Friday, June 1, 2007
Google Sightseeing is one of many spin-off sights where people are posting the funny stuff they find as they mouse all over the planet. Sightings of UFOs and monsters, as well as rumors of amassing armies on the Chinese-India border abound, complete with KML coordinates and clickable photos. Here are some other funny sights at Haha.nu. Including the boy who built his own Location Balloon.
Fast Company labels Google (NASDAQ:GOOG) as an "authentic" brand and calls it "purpose-driven." Google is not humble about this, boasting a corporate philosophy that they "organize the world's information and make it universally accessible and useful." Deeper into their homepage I found this: "You can make money without doing evil," and, "Work should be challenging and the challenge should be fun." Busy, busy.
Company shares today trade at $487.11, way down from their high at $513 in Nov, but still well above the market's avg. share price-- I'm predicting a split this summer, like my YUM shares! I think we should all pitch in, buy Google stock, and drive up this share price! (NOTE: The writer is not qualified to give stock advice or counsel, as he knows next-to-nothing about any of this stuff.)
Midway through writing this post, I realized how much Google really does for me to make our modern, internet-facilitated world a better place. Thanks Google! Good luck on your mission of taking over the world! --Shawn Butler
Wednesday, May 16, 2007
This Man Has the Ability to Lead America Out of the Slump Created by the Last Four Presidential Terms.
America needs a President that we can look up to. The World needs an American President that is leading the global community in intellect, integrity, and mutual respect. Romney brings back to the White House traditional American values, confident integrity, solid morals, and a platform that understands America's needs. He plans to execute an effective foreign policy that will end the "War" in the only way it can end, a decisive American victory and the long-term stabilization of a local government in Iraq.
I am tired of being embarrassed for the policies, demeanor, and scandals of our nation's leader. I am hard-pressed to understand why anyone would cast their vote for more of the same policies, demeanor, and scandals that we have endured over the past 7 years embodied in the other major candidates in both parties with exception of Obama, from whom I am not sure what to expect. But that is my issue with him, he has no record from which to extrapolate a "what to expect".
If you agree with Mitt Romney's ideas for America, and like me, are tired of suffering humiliation in the global community for our elected leader, then join Mitt on his website MittRomney.com and let him know that you believe in him.
Or you should buckle up and look forward to four more years of this:
Wednesday, May 9, 2007
Edward Osborne Wilson is an American Scientist, a myrmecologist to be exact, who has a lofty goal. He grew up in Mobile, Alabama, earned his Eagle Scout award, and loved watching ants. Nothing spectacular, except that he earned his Ph.D. in "Ant Studies" from Harvard.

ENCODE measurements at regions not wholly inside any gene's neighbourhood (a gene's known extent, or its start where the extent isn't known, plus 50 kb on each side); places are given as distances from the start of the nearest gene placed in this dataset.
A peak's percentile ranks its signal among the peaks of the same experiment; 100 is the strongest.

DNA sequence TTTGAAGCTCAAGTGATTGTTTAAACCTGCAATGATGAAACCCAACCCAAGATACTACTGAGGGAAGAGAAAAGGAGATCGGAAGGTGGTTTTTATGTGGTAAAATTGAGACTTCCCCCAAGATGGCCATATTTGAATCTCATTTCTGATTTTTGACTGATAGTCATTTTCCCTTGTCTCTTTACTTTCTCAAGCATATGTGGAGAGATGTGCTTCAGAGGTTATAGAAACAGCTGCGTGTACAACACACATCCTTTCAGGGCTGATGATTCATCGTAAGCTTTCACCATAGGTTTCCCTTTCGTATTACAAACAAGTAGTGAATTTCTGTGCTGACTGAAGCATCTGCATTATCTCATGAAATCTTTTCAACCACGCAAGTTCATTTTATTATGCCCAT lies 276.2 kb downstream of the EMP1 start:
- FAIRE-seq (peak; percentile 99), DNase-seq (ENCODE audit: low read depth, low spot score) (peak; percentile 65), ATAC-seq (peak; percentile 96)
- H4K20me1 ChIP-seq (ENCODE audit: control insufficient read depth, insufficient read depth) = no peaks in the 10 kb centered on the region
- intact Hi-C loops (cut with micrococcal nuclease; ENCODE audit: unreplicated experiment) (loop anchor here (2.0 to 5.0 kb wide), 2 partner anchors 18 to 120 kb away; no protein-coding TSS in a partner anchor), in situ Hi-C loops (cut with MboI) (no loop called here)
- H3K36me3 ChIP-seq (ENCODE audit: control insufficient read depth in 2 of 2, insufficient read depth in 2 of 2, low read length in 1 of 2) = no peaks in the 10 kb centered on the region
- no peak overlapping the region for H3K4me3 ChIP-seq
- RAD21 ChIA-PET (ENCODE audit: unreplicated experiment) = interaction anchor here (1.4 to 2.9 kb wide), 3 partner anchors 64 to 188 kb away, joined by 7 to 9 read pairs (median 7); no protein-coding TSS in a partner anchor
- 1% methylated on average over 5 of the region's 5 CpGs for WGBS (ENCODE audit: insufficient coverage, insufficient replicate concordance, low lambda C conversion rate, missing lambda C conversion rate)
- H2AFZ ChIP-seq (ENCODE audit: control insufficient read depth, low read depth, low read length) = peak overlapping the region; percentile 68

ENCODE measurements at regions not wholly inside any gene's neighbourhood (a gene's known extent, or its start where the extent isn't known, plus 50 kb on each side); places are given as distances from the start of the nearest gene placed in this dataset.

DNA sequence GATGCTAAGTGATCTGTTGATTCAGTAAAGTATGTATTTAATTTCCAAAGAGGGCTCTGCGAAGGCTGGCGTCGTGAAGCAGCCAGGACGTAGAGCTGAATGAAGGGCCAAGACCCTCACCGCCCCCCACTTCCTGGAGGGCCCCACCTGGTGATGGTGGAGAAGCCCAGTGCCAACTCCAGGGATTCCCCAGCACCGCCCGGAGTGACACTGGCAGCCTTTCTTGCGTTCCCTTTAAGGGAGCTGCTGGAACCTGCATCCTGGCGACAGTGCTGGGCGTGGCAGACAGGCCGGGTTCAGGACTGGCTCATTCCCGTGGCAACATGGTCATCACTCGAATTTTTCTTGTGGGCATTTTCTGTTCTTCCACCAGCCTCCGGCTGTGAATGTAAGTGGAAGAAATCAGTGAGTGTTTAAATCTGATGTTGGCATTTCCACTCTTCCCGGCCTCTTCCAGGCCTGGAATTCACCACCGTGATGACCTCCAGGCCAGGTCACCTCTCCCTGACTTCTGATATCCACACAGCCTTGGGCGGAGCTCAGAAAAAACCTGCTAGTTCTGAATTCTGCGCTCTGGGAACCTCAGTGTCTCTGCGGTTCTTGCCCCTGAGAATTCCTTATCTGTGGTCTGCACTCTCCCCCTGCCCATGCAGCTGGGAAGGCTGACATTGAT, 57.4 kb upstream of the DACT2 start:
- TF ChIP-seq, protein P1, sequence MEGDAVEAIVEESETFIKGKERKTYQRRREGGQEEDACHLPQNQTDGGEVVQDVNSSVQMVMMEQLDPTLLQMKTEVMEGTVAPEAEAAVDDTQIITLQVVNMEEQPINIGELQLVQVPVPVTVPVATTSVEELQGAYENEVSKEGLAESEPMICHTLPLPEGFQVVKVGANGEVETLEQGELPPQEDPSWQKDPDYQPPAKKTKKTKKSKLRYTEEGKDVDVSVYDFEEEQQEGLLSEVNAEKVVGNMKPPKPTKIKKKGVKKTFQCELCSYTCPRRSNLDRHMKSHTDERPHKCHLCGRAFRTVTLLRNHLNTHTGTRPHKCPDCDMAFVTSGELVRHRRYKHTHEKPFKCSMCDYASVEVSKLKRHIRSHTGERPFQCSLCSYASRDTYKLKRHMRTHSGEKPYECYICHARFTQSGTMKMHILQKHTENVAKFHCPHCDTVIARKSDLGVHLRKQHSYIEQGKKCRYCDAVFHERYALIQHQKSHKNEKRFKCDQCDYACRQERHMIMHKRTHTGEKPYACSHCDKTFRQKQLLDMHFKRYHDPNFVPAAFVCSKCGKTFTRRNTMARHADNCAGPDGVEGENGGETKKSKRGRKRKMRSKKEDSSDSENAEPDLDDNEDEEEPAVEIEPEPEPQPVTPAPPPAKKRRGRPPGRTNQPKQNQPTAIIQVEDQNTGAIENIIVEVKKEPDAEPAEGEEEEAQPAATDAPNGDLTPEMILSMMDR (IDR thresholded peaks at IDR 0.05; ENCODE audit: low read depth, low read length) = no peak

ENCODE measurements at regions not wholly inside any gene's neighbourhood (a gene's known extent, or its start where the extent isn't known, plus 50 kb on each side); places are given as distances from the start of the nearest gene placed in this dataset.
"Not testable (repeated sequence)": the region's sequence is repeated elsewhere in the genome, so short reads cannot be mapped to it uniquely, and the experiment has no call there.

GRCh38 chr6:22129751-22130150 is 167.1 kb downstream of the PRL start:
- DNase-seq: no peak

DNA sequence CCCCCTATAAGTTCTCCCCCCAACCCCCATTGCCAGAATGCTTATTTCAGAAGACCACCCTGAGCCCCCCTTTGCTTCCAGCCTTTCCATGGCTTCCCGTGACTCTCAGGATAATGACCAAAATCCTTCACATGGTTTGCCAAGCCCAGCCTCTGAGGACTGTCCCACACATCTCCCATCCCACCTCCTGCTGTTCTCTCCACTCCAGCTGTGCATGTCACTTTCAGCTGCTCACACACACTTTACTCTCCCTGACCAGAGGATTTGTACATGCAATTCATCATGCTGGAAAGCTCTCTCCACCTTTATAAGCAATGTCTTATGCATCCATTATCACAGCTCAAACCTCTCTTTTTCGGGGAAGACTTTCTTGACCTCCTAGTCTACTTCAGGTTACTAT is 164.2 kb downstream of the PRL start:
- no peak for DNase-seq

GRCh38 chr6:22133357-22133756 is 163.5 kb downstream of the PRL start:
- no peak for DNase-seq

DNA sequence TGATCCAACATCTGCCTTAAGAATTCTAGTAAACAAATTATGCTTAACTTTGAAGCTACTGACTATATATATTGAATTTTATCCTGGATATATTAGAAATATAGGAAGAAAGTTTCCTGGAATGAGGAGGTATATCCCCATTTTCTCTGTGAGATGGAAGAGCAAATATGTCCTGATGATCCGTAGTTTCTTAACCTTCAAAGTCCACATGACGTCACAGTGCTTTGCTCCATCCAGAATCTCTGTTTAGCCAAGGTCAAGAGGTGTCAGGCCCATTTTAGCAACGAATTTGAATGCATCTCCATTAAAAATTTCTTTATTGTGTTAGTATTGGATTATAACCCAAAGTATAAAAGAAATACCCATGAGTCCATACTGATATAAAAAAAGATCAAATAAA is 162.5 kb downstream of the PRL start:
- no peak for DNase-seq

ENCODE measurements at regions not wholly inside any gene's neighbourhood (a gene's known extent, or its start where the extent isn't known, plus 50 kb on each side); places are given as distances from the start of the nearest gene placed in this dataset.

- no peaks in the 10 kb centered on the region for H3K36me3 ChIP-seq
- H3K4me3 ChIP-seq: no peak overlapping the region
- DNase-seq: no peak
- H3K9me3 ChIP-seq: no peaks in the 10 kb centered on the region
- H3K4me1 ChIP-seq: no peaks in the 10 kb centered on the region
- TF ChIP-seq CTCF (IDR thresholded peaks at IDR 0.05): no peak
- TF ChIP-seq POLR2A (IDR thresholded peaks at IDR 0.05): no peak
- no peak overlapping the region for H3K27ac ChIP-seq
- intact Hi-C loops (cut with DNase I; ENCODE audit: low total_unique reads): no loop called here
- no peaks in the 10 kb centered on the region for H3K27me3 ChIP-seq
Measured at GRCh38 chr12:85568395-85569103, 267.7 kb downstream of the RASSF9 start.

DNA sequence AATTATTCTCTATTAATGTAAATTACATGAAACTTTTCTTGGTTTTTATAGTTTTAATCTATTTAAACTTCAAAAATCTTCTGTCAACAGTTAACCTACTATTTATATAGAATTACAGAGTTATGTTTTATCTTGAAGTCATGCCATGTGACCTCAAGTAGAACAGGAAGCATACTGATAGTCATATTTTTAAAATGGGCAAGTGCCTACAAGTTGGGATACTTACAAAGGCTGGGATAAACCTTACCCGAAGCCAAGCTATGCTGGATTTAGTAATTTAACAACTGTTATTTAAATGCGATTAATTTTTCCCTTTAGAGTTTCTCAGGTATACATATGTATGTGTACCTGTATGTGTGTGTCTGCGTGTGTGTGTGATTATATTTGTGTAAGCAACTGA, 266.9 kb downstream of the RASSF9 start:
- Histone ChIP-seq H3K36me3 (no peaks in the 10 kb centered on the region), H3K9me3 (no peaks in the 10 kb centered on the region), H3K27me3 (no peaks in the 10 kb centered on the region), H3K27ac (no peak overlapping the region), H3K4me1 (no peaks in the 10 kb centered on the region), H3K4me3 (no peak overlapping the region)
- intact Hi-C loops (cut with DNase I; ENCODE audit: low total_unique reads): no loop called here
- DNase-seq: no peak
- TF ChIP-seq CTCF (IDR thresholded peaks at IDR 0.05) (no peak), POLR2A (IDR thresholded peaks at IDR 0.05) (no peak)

And so we see that the User Contributed Content of the Wiki-Economic Age has a new catalyst. Dr. Wilson is proposing to harness Web 2.0 to accomplish the online cataloging of the earth's known species. 1.8 million of them, to be precise. And still counting. I wish him well, but am reminded that I have not yet finished the job of cataloging products for Medline Apparel, and they only have 100,000 "species." Hmmm... Maybe I can open source this one. Anyone interested in the Collaborative Authoring of a Healthcare Pamphlet, let me know.
For More Info on This, You've Got to Check Out the Shear Scope of this Project: Click this for his website's demo pages Or simply wander your way over to the homepage http://www.eol.org
There is an additional 24 minute YouTube Clip of him discussing his vision at the award ceremony for Technology Entertainment Design, but I am all about short-attention span news postings. So you'll have to click to that place by yourself. Here's the link, though. E.O. Wilson Accepts his 2007 TED Prize
You're welcome. --Shawn Butler
Friday, May 4, 2007
Wednesday, April 25, 2007
I did, however, buy myself a birthday present. An expensive piece of electronics. I exhibit only a few of the classic Machismo behaviors, I don't use profanity, ESPN bores me, and I think beer-drinking is laughably stupid. But one man-trait I exhibit shamelessly is a passion for the electronic. I love technology. Tying in my birthday and the birth of our daughter created the necessary justification to indulge my inner hombre and I bought a video camera.
But that does not do it justice. What I bought is a Panasonic GS-320 Mini-DV Camcorder, and yes, that is another man-mannerism, it made me feel powerful and cocky to type out all those numbers and dashes. That's why girl items have soothing names, like Easyglide and Pearlmax, but boy items have Part Numbers and Product Codes, because men love numbers. And complications.